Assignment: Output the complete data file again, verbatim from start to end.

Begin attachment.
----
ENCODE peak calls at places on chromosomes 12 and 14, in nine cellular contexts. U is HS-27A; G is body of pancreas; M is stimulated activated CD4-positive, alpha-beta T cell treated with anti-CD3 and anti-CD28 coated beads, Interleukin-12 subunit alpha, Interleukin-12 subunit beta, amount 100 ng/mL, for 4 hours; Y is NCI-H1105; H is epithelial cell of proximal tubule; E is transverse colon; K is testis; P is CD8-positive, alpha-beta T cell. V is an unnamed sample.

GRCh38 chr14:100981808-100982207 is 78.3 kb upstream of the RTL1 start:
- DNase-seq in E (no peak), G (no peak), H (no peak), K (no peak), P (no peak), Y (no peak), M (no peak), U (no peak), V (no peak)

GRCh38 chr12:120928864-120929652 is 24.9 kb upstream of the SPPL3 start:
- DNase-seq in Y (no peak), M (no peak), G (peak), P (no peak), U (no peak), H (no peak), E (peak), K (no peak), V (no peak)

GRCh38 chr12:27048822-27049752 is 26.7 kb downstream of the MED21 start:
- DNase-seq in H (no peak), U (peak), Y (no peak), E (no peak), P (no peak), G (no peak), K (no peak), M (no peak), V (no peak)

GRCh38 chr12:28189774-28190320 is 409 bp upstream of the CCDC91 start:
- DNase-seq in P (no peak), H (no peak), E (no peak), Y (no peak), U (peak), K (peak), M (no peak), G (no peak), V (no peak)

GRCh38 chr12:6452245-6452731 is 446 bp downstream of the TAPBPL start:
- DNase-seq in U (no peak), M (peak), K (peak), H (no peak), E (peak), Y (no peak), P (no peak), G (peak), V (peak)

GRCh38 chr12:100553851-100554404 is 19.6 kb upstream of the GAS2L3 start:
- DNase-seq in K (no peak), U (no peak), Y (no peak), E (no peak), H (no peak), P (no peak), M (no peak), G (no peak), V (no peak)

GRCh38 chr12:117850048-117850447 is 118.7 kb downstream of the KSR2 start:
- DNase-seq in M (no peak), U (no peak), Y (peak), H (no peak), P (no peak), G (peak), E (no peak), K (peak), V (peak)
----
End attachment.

ENCODE peak calls at places on chromosomes 12 and 14, in nine cellular contexts. U is HS-27A; G is body of pancreas; M is stimulated activated CD4-positive, alpha-beta T cell treated with anti-CD3 and anti-CD28 coated beads, Interleukin-12 subunit alpha, Interleukin-12 subunit beta, amount 100 ng/mL, for 4 hours; Y is NCI-H1105; H is epithelial cell of proximal tubule; E is transverse colon; K is testis; P is CD8-positive, alpha-beta T cell. V is an unnamed sample.

GRCh38 chr14:100981808-100982207 is 78.3 kb upstream of the RTL1 start:
- DNase-seq in E (no peak), G (no peak), H (no peak), K (no peak), P (no peak), Y (no peak), M (no peak), U (no peak), V (no peak)

GRCh38 chr12:120928864-120929652 is 24.9 kb upstream of the SPPL3 start:
- DNase-seq in Y (no peak), M (no peak), G (peak), P (no peak), U (no peak), H (no peak), E (peak), K (no peak), V (no peak)

GRCh38 chr12:27048822-27049752 is 26.7 kb downstream of the MED21 start:
- DNase-seq in H (no peak), U (peak), Y (no peak), E (no peak), P (no peak), G (no peak), K (no peak), M (no peak), V (no peak)

GRCh38 chr12:28189774-28190320 is 409 bp upstream of the CCDC91 start:
- DNase-seq in P (no peak), H (no peak), E (no peak), Y (no peak), U (peak), K (peak), M (no peak), G (no peak), V (no peak)

GRCh38 chr12:6452245-6452731 is 446 bp downstream of the TAPBPL start:
- DNase-seq in U (no peak), M (peak), K (peak), H (no peak), E (peak), Y (no peak), P (no peak), G (peak), V (peak)

GRCh38 chr12:100553851-100554404 is 19.6 kb upstream of the GAS2L3 start:
- DNase-seq in K (no peak), U (no peak), Y (no peak), E (no peak), H (no peak), P (no peak), M (no peak), G (no peak), V (no peak)

GRCh38 chr12:117850048-117850447 is 118.7 kb downstream of the KSR2 start:
- DNase-seq in M (no peak), U (no peak), Y (peak), H (no peak), P (no peak), G (peak), E (no peak), K (peak), V (peak)